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Locked down? A food entrepreneur’s lessons and opportunities

Kim Gloria

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Locked down? A food entrepreneur’s lessons and opportunities
What do you do when dining out isn't an option anymore? Innovate.

MANILA, Philippines – Before the pandemic, our company was all set to open our 4th restaurant in Antipolo City in March, and an events place by June. Business has been great, and it seemed nothing could stand in the way of our wish to serve more Marikina residents with our brand of food and service. 

The coronavirus, and the Luzon-wide lockdown that it triggered, was the proverbial Black Swan that young entrepreneurs like me and my wife could not have prepared ourselves for. 

Miguel & Maria (MM), which I founded with my wife Marou in 2015, runs 3 casual restaurants which seat at least 100 people per branch and have at least 50 transactions per day, per store. They are supported by a commissary team of 8 and a back office support of 7. All in all, our daily operation has been run by 65 people – Mondays to Sundays, 7 am till 10 pm — in the last 5 years.  

We could count at least 7 adjustments in the aftermath of the lockdown in March:

1. Frontline operations. From 3 stores, a commissary and back office support with a total number of 65 pax workforce, we were reduced to 6 frontliners and 4 back office support – all set up at home. The 12-hour shifts were reduced to a maximum of 6 hours. Store hours were changed from 7 am -10 pm to 11 am – 5 pm.  Our grocery list now includes face masks and ethyl alcohol.

2. Delivery and takeout. Operation shifted from casual dine-in and heavy transaction banquet services to 100% delivery and takeout. 

3. New menu. We created blast frozen meals, family trays, and popular dishes. Digital collaterals were made available as soon as possible. Minimum offering concentrated on the best of the best. 

4. Mobility. The delivery and service segment got overcrowded in an instant. We ensured the value-added service of booking couriers in behalf of our customers along with free delivery schemes and other personalized services required by our patrons. Customer base grew as we were able to cater to as far as Valenzuela in the north and Muntinlupa in the south.  

5. Digital. We tripled our monthly budget for digital advertising. A third-party creatives team was already onboard prior to the pandemic, and we shifted all local store marketing efforts to digital. We spent more hours together now than before – of course all online. We engaged a third party digital creatives team. Facebook and Instagram messengers are our holy grail. All queries are answered no matter what time of the day. Calls and messages are routed to our personal numbers. Walk-in sales suddenly became a thing of the past.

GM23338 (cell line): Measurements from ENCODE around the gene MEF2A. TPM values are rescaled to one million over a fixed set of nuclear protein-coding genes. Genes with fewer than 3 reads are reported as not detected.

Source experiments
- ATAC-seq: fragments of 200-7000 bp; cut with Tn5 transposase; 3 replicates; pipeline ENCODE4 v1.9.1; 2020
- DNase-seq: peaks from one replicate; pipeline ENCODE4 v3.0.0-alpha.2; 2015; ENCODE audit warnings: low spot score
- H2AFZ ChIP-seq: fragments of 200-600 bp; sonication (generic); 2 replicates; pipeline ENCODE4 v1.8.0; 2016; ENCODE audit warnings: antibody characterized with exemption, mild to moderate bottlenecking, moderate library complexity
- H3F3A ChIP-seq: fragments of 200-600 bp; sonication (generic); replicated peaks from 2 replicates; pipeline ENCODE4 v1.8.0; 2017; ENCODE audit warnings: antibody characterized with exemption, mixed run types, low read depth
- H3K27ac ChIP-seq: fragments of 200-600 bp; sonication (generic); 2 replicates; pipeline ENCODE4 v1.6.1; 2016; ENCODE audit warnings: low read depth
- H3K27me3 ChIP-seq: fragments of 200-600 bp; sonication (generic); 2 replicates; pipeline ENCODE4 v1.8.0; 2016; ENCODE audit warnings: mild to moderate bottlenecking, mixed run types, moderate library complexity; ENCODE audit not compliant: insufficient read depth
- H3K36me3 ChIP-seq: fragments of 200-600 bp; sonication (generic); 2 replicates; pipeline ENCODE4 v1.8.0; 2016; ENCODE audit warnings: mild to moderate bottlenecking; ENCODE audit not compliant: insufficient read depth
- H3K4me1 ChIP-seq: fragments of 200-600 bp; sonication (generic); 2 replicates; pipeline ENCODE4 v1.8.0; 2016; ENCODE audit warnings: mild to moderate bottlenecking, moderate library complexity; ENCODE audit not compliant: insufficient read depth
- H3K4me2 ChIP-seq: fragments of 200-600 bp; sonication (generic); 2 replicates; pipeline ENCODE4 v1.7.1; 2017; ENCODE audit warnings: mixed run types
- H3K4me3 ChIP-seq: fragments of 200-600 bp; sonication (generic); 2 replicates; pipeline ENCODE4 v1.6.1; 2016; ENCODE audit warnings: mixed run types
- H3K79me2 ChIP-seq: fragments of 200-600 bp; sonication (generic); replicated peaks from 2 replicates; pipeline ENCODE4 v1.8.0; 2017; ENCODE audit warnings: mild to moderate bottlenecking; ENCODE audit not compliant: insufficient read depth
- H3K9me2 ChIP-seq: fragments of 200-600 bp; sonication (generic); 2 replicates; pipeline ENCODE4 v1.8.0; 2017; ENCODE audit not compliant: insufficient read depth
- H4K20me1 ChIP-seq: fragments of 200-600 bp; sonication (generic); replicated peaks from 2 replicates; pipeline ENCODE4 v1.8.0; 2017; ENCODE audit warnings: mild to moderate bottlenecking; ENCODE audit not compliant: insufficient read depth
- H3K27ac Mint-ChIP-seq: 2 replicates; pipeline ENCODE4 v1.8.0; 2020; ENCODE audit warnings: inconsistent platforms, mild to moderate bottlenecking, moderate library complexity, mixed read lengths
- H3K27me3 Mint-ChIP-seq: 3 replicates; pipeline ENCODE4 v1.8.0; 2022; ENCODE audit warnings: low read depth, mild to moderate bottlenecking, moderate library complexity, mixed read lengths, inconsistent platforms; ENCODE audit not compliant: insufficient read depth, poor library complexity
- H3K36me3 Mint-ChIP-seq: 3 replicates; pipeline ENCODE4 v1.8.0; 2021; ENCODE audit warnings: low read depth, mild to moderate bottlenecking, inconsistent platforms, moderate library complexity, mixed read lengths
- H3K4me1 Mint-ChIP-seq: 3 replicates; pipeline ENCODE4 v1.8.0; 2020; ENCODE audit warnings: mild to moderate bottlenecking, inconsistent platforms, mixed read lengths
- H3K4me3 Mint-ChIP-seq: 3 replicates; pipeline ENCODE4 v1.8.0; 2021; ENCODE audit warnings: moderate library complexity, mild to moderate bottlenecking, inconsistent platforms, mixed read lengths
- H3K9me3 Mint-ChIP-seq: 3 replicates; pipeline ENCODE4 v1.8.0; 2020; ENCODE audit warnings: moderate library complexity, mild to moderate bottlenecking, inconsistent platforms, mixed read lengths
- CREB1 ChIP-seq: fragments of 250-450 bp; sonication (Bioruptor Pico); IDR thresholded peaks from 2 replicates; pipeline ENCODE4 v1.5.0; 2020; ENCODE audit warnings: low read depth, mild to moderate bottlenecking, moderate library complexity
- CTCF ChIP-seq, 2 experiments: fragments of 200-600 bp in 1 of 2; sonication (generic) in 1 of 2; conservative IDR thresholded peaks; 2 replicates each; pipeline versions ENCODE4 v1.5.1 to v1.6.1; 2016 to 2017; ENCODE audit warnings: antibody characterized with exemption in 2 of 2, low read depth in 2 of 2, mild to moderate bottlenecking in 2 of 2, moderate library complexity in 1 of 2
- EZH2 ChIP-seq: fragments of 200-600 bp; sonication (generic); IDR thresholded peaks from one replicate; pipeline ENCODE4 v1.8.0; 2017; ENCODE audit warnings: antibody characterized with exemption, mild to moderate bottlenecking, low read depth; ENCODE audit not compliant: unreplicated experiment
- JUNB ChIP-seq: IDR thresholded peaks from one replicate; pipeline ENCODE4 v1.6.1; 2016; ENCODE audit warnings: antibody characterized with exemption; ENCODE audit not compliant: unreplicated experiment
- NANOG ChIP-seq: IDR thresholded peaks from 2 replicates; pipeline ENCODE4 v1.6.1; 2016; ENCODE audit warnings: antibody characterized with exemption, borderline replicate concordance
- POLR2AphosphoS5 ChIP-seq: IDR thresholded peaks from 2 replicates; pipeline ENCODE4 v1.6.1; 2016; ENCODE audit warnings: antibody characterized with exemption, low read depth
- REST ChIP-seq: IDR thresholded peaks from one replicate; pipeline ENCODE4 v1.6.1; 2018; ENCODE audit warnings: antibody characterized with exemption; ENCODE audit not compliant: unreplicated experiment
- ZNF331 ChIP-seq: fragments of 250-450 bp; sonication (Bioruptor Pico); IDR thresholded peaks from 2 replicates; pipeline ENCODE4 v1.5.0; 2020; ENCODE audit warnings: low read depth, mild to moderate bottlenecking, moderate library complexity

6. Financials. Rental holidays were extended throughout the duration of ECQ. As well as bank amortizations, utilities, tax settlements. Supplier collections were also suspended while majority of our deliveries were still on schedule with minimal purchase orders. We liquidated idle company assets — back up ovens. chillers, freezers etc. From a 50-transaction per day, per store, the lockdown reduced it to 10 transactions for 3 restaurants –  on a good day. 

7. Future plans. Growth and expansion projects for physical stores were put into hold as we focus our efforts in strengthening the new foundations of our operations – take out and delivery with relevant digital presence. We had to decide to suspend our annual summer company outing and 2020 company Christmas party. 

What did not change?

We’re still smiling every single day and looking beyond this crisis. This will not last forever. If there’s one silver lining to this, Miguel & Maria is now known to foodies in other cities in the National Capital Region.

And so we are ready to adapt to whatever the future brings.

I see key challenges moving forward:

1. At least 90% of our sales come from dine-in and banquets, but this will be greatly challenged. Rent is still high, and demand might not be sufficient to maintain a branch. 

2. Sourcing imported materials is another concern. If available, we will procure local produce. But the reality is that local produce is relatively more expensive given its limited supply.

3. We will have to develop new products that will cater to celebrations at home – blast frozen meals, family trays and take out ala carte, among others.

4. We will have to invest in additional industrial equipment to create these products, however, such as blast freezer, industrial vacuum sealer, industrial grade combi ovens, additional commercial freezers, etc. 

5. We will have to develop marketing campaigns targeted towards activities our corporate clients – such as sponsoring zoom meetings; providing packed lunch for offices on skeletal operations; etc.

All these sound very challenging.

But we are inspired by our belief in our product, the service we provide, and what we could further contribute to Marikina and to our larger community. 

When we dreamed big 5 years ago, we did so with open eyes. The Filipino entrepreneur does not only endure, he thrives. 

And we look forward to embracing new challenges and crafting new plans for the future. –


Check out M&M food and services on Facebook: Miguel & Maria and Comedor by Miguel & Maria. On Instagram they’re @miguelandmaria and @comedorph. You can also call 8880-2031 or 09104979066. 

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